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Self-Defense My Way
From bar brawls to street scraps, our man on the scene rolls with the punches.
By Robert Young Pelton


Illustraion: Robert Young Pelton
FEELING LUCKY PUNK? Robert Young Pelton knows when to fight or take flight.

Four in the morning in a Mexican bar: A dozen of my new "amigos" have convinced the bartender, who is angrily waving a baseball bat, that I'm the one picking up the tab. Three thirty in the morning in a grungy Seattle alley: A man in the shadows wants to stop me for a cigarette. Two in the afternoon in rural Mali: A stark-naked African man stomps 400 yards (366 meters) up from the Niger River to insist, quite forcefully, that I was taking pictures of him in the nude. Each of these scenarios has a common denominator. It seems yours truly is about to get a royal ass-kicking. Thankfully, that's not the case.

Confrontation is a part of life. And though it can crop up anywhere, conflict seems to happen more often in foreign environments—whether that's overseas or just across town. When it does, you need to be prepared. Now, that doesn't mean you should pack an AK-47 on your next trip to Paris or Vancouver. On the contrary, learn these few tried-and-true tricks, most of which are nonviolent, and you'll likely dodge that dicey situation with the mug, the thug, or the angry naked man.

The Mugger: These guys want money, plain and simple. So you know what? I give them what they're looking for. If I have a false wallet filled with expired cards and worthless notes, I'll hand them that (for more details on the decoy wallet, see my September 2004 column, "When All Is Lost"). If not, I'll fork over whatever I have; it's cheaper than my life. Either way, my goal is to get out of the situation before an even more dastardly idea occurs to my assailant.

How? Even the most focused thieves can be distracted. A quick wave of the hand to a bystander or, even better, a loud "Don't shoot him!" to an imaginary friend with an invisible 9-mm may befuddle your perp long enough to employ Pelton's first principle of self-defense: Run like hell. If your attacker has a knife, hoof it and don't look back. If they've got a gun, sprint, bob, weave, and get around a corner fast. Also, keep low; shots fired in haste tend to go high. Chances are you won't be followed.

The Psycho: Unfortunately there are some folks out there—sociopaths, violent gangbangers, Manchester United fans—who just want to beat the crap out of you. Though I'm loathe to say it, in a situation where serious physical harm seems unavoidable, you need to fight back. The question is, how?

Don't wave a .44 magnum (it could land you in jail) or try the monkey fist from your long-forgotten martial arts class. Instead, most self-defense gurus fall back on a street fighter's secret weapon: one move, practiced to perfection, that's dirty and utterly incapacitating.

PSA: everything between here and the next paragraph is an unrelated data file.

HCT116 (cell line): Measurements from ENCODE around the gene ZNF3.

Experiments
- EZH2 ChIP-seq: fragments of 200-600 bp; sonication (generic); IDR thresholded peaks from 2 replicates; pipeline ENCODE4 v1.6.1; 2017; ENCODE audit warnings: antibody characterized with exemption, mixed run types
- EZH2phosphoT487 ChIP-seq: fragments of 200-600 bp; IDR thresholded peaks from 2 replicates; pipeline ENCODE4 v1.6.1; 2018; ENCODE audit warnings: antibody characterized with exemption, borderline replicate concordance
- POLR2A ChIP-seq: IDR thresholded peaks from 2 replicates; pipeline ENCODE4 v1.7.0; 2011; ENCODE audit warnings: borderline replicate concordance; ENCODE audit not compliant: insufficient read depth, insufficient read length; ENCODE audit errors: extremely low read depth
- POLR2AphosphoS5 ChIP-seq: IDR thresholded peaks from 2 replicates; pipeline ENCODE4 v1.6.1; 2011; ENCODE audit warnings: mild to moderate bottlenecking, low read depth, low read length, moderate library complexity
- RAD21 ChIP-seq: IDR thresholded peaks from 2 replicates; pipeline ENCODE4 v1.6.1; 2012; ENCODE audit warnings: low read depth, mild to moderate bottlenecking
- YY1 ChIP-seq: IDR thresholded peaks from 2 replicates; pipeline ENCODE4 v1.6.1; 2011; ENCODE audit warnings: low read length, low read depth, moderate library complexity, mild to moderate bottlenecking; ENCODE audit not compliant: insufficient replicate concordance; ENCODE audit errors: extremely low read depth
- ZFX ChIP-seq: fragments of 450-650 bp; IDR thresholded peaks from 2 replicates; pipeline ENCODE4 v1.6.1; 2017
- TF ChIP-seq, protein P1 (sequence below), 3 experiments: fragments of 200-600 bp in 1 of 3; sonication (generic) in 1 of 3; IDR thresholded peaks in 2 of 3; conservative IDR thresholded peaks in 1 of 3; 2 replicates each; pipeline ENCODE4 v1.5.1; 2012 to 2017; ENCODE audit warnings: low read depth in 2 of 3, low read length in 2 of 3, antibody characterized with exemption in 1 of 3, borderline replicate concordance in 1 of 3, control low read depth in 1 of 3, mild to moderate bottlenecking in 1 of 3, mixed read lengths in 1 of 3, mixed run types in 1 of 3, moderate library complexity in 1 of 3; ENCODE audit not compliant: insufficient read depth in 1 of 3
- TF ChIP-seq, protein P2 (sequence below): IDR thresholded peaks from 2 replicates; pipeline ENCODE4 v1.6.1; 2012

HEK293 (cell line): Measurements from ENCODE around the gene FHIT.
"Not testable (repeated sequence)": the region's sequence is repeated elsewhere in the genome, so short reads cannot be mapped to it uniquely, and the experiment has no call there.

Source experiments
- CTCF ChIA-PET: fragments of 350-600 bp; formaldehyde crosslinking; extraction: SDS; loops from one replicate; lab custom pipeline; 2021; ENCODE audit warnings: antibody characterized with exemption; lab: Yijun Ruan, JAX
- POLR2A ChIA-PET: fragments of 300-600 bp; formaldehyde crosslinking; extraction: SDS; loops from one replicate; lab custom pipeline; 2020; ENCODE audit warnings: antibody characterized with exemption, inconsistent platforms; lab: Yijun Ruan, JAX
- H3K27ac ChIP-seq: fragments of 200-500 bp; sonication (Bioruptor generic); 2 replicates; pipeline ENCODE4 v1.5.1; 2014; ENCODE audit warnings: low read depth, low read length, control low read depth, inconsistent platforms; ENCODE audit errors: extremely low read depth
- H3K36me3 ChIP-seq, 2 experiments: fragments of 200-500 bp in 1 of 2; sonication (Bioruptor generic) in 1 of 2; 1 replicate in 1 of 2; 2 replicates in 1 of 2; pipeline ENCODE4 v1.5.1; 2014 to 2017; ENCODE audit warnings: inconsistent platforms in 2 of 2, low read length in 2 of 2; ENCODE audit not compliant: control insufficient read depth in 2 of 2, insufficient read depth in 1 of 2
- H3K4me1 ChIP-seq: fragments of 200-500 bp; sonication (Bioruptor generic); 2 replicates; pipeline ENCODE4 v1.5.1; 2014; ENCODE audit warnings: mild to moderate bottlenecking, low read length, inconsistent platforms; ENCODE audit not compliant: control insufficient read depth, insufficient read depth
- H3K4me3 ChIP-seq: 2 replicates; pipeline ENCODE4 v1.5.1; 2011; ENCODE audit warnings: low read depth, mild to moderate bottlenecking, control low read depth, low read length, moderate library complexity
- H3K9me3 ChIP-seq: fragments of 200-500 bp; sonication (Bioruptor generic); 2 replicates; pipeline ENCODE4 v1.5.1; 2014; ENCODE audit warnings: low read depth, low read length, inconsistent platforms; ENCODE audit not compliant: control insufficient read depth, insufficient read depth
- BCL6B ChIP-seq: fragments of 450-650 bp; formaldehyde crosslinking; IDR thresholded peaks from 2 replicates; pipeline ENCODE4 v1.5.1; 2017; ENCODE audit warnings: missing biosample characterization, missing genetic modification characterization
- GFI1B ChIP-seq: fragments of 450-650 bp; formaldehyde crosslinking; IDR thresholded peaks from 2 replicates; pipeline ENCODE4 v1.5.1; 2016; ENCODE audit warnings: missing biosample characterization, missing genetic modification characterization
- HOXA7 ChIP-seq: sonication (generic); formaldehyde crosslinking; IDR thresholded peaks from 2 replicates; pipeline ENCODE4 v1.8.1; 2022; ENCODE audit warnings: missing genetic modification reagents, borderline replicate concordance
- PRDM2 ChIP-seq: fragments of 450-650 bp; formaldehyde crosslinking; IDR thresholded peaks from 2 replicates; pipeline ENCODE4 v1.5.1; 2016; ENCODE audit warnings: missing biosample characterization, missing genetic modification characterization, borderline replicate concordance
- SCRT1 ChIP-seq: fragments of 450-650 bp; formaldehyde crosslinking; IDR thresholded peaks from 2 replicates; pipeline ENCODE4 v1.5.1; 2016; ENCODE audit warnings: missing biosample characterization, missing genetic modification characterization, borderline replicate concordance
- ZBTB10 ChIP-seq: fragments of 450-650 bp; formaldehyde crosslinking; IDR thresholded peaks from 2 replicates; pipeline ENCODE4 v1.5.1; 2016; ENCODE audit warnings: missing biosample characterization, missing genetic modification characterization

My favorites? The arch stomp for rear attacks. The groin kick for forward grapples. The ink pen in the armpit (I prefer the old Montblanc refills). And best of all: the eye attack. Slap, gouge, thumb stick—it doesn't matter. Go for the eyes and even the most hardened fighter will usually flinch, giving you a chance to make your break.

To learn these, I suggest a basic self-defense course. Sure, you can join a fancy dojo or an Israeli Krav Maga class, but the YMCA or your local community center will do fine (and cost less). Most classes are taught by law enforcement officers, martial arts instructors, or ex-security personnel and focus on real-life scenarios and real-life escapes. They may not be part of some thousand-year-old tradition, but sometimes it's a fast bolt, not a black belt, that separates the quick from the dead.

The Macho: You should have known before you winked at his girlfriend that the guy with the neck tattoo was not in an open relationship. Now he wants a fight and is pressing pretty hard for you to join him. Don't give in. Instead, gag back that raging alpha-dog instinct (better to swallow your pride than your teeth), take two steps back to clear the personal space, and apologize.

Sounds remarkably simple, but acknowledging your beer-tainted aggressor's perspective will knock the adrenaline right out of the situation. In the heat of the moment, it's easy to forget that a little courtesy is the least painful way to get out of a bind.

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Illustration by Asaf Hanuka


Additional Excerpts
From the print edition, June/July 2005

• Great Parks 2005: Super Tours, Spectacular Lodges
**Win a Safari: Find out how you could win a safari for two by participating in the Muddy Buddy race or attending the screenings of Emmanuel's Gift.
Steroids on Everest: Some climbers are using them to cope with altitude sickness, but at what price?
Guns 'n' Butter: Pulitzer Prize-winning author Philip Caputo talks about his new novel, Acts of Faith.
Pelton's World: Our man on the scene tells when to fight or take flight.
Croatia By Sea: Contributing Editor Jon Bowermaster's dispatches from sea kayaking along the Dalmatian Coast.
"Life's an Adventure" Reader Photo Album: See readers' photos and submit your own.


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More from Robert Young Pelton

Come Back Alive
Get the latest information about Pelton's books, tours, and news clips at his site.

Living High on the Hog
A modern-day Easy Rider lays down the rules of the road.

Life in Iraq's Green Zone
The world's most fearless traveler fears for his life.



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June/July 2005



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